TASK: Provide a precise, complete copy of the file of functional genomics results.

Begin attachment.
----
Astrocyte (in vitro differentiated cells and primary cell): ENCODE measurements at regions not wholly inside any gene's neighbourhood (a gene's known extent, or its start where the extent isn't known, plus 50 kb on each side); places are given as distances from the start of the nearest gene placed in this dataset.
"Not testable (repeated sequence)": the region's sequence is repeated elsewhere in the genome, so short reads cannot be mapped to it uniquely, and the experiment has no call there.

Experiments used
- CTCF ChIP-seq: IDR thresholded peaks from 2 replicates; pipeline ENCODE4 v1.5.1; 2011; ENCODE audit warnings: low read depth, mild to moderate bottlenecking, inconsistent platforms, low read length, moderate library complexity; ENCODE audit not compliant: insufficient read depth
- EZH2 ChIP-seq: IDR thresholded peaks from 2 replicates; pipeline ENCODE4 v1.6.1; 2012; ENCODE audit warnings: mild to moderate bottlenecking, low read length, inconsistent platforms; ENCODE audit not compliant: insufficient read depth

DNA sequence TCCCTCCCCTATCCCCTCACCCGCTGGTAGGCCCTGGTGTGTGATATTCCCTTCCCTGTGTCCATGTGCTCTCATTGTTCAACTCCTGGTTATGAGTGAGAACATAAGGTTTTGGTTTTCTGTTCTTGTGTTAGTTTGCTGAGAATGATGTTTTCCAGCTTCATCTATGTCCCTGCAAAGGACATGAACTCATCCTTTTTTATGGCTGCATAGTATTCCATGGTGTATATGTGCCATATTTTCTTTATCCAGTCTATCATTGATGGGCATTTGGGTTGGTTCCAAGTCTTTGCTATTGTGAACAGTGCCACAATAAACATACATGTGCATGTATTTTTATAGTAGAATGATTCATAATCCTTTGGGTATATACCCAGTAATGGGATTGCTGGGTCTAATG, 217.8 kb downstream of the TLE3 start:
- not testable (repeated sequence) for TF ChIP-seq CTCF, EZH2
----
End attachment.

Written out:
Astrocyte (in vitro differentiated cells and primary cell): ENCODE measurements at regions not wholly inside any gene's neighbourhood (a gene's known extent, or its start where the extent isn't known, plus 50 kb on each side); places are given as distances from the start of the nearest gene placed in this dataset.
"Not testable (repeated sequence)": the region's sequence is repeated elsewhere in the genome, so short reads cannot be mapped to it uniquely, and the experiment has no call there.

Experiments used
- CTCF ChIP-seq: IDR thresholded peaks from 2 replicates; pipeline ENCODE4 v1.5.1; 2011; ENCODE audit warnings: low read depth, mild to moderate bottlenecking, inconsistent platforms, low read length, moderate library complexity; ENCODE audit not compliant: insufficient read depth
- EZH2 ChIP-seq: IDR thresholded peaks from 2 replicates; pipeline ENCODE4 v1.6.1; 2012; ENCODE audit warnings: mild to moderate bottlenecking, low read length, inconsistent platforms; ENCODE audit not compliant: insufficient read depth

DNA sequence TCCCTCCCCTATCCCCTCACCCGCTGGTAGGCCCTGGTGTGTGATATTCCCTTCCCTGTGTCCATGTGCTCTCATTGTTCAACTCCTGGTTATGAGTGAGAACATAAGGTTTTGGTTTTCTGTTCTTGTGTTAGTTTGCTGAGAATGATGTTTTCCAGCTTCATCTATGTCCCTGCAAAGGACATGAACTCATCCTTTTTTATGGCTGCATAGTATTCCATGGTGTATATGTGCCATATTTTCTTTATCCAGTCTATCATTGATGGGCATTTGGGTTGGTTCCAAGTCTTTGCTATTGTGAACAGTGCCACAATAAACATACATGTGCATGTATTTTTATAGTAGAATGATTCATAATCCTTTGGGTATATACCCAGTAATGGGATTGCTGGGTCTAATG, 217.8 kb downstream of the TLE3 start:
- not testable (repeated sequence) for TF ChIP-seq CTCF, EZH2